Diablo Immortal: Is this the Diablo MMORPG we’ve been waiting for?


For over a decade, there were cries from disgruntled Diablo players who were trying to capture Blizzard’s attention. Their purpose was simple: to persuade the prized developer into making a Diablo MMORPG.

It would be no mean feat, but Blizzard’s experience with World of Warcraft – which has all but consolidated the MMORPG genre for the mass market – and its “when it’s done” motto could translate into the game that every Diablo fan wanted.

A Diablo Player’s Dream Come True?

It was bound to happen, and it only takes a small glimpse at this “little” Eastern MMORPG titled Lost Ark to see the sheer excitement that a Diablo MMORPG could create. Or the success of Path of Exile, clearly inspired by Diablo, and currently the online action RPG of choice. Let’s not even talk about the crazy amount of money that a Diablo MMORPG would eventually bring in. If there’s a wasted opportunity, then this is the one.

People say that you should be careful what you wish for, and once again this saying comes to life in the shape of Diablo Immortal. This is the Diablo MMORPG that we are getting, but is it the one that we ever wanted?

Short answer: no. The main reason being that it is a mobile exclusive and despite the strengths and impressive evolution of mobile gaming in recent years, we all know that this platform isn’t the best suited for a Diablo MMORPG. Instead of going big and bold, Blizzard decided to thread the easiest path, one that offers a lot less risks and development costs than a full-fledged PC MMORPG. Diablo Immortal was built from the ground up with mobile technology in mind, and it isn’t coming to PC, that’s a given.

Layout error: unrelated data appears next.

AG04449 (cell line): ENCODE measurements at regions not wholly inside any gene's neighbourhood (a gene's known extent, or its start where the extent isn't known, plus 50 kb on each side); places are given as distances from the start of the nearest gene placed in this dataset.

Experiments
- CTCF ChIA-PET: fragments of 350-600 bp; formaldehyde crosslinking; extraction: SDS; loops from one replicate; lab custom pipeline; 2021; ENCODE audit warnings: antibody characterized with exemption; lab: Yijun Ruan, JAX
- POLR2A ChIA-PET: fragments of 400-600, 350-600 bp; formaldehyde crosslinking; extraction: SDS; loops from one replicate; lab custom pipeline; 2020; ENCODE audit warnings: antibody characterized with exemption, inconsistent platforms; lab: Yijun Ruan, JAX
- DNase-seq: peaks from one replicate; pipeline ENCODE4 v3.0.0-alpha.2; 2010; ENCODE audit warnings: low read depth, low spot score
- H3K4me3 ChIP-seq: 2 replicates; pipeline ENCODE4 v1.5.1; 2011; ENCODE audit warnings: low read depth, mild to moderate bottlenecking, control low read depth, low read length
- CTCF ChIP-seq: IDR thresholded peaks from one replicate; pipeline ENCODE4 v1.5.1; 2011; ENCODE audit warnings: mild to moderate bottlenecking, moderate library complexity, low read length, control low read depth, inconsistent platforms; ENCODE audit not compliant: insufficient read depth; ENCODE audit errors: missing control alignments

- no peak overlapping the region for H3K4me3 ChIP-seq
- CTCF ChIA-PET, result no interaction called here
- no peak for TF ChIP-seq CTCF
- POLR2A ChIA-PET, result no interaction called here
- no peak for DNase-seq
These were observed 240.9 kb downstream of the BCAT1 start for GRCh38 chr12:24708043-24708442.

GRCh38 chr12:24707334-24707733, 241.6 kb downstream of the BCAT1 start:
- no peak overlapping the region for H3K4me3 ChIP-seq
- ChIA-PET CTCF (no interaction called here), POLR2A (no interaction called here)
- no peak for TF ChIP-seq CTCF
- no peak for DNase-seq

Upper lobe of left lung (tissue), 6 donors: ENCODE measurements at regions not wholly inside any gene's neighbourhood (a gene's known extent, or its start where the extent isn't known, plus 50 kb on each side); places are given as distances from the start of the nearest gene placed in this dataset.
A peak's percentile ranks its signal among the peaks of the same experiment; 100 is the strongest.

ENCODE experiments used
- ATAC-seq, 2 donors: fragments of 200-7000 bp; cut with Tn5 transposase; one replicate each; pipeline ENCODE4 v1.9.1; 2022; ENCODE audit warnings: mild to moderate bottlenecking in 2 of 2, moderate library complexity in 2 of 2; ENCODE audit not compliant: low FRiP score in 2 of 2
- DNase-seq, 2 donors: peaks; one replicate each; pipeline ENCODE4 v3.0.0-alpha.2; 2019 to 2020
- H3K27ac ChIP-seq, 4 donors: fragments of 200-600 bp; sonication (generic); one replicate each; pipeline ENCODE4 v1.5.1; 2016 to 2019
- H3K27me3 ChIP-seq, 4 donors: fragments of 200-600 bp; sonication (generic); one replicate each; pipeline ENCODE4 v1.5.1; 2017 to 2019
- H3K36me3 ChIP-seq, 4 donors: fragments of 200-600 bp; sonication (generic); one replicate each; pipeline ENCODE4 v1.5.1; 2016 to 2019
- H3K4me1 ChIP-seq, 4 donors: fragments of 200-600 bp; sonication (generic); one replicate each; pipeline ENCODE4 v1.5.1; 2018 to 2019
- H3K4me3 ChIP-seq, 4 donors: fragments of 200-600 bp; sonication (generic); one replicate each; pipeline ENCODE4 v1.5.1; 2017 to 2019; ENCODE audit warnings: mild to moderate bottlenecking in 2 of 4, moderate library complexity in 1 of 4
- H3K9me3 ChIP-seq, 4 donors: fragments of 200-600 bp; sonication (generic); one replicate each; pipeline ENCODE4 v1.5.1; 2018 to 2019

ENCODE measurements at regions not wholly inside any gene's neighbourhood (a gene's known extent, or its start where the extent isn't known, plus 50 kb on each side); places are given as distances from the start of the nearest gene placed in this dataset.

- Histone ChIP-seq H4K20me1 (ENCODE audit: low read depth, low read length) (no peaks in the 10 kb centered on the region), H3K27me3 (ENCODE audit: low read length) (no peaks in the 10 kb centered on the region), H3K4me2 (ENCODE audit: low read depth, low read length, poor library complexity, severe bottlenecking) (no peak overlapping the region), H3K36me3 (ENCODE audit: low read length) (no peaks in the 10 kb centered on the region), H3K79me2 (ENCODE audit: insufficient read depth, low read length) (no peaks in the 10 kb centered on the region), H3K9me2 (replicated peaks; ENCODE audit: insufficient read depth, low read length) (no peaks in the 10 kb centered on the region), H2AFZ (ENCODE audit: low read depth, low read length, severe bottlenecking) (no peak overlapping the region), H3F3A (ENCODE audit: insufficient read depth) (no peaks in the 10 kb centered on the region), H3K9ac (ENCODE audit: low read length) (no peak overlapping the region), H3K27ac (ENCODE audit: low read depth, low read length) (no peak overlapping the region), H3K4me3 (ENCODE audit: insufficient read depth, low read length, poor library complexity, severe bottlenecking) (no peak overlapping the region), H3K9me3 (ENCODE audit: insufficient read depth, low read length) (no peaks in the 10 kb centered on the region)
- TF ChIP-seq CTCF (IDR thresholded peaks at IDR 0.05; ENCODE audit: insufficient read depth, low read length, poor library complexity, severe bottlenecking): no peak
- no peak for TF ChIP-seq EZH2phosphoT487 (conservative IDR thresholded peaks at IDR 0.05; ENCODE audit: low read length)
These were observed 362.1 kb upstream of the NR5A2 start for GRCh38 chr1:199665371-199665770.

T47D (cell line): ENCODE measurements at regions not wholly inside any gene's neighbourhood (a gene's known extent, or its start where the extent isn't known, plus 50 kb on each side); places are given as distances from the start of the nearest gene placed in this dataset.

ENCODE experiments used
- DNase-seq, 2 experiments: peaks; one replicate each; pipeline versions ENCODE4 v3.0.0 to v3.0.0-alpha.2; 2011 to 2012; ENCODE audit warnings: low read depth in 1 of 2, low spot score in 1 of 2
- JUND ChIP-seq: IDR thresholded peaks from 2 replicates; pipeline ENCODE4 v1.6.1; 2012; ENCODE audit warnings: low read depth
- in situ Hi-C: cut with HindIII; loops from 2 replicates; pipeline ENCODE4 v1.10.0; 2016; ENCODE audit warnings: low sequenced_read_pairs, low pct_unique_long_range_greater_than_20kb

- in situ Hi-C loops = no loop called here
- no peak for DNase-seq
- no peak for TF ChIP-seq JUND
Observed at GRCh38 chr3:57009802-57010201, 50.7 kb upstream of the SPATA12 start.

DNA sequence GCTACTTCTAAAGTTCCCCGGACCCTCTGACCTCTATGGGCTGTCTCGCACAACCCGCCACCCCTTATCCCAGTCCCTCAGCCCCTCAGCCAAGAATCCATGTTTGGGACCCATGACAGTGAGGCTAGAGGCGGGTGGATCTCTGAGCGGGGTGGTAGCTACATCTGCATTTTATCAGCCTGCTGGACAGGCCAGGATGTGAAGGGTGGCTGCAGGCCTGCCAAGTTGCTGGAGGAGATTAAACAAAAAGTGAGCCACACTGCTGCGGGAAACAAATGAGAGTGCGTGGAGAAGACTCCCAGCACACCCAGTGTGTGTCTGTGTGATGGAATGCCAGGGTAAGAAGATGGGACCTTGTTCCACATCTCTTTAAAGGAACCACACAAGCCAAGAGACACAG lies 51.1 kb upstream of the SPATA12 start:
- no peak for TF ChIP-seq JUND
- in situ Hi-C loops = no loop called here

Bear in mind that Diablo Immortal isn’t a free-to-play game… yet. Blizzard still hasn’t decided on the business model, although they would be foolish not to go down the free-to-play route – that is where most of the money lies, if microtransactions are handled correctly and original Diablo fans decide to storm the gates.

Blizzard and Friends

Diablo Immortal isn’t targeting a new audience, Blizzard says; it is aimed at the original hardcore PC Diablo fans and clearly distinct from Diablo 3. It is an MMORPG for sure, but Blizzard reveals they still haven’t decided the number of characters that you can see on-screen at once – if the gameplay trailer is any indication, we spotted at least ten players simultaneously, but this does not mean anything.

One of the most surprising revelations during Diablo Immortal’s Blizzcon announcement was that this mobile MMORPG is developed in partnership with Chinese studio NetEase. You may recognize them as the makers of Revelation Online, Demon Seals (which has a distinct Diablo flavour to it) and Westward Journey Online II, one of the most profitable games worldwide, ranking above World of Warcraft, PUBG and Fortnite: Battle Royale according to September earnings.

NetEase has a long-running partnership with Blizzard, operating the US-based studio’s games in China, including World of Warcraft, Overwatch, Hearthstone, Diablo 3 and more. NetEase’s experience in mobile game development surely contributed to the Diablo Immortal deal, and Blizzard doesn’t seem too keen in revealing factual details about the game’s development, stating that the development is split evenly between the teams. We do tend to think that NetEase may be doing the bulk of the development on Diablo Immortal.

Diablo MMORPG Diablo Immortal screenshot

Rage Against the Machine

The reception to Diablo Immortal’s announcement was… let’s say, less than stellar. No, in fact, the backlash was so intense that there are comments allegedly saying that Blizzard has reuploaded the announcement trailers on YouTube in the hopes of resetting the dislike numbers. This is just anyone’s guess – Blizzard could have spotted an error and decided to fix the video – but no matter the reason, there is no going against the facts: Diablo Immortal is on its way to being one of the most disliked videos on YouTube, both, in fact: cinematic trailer and gameplay trailer.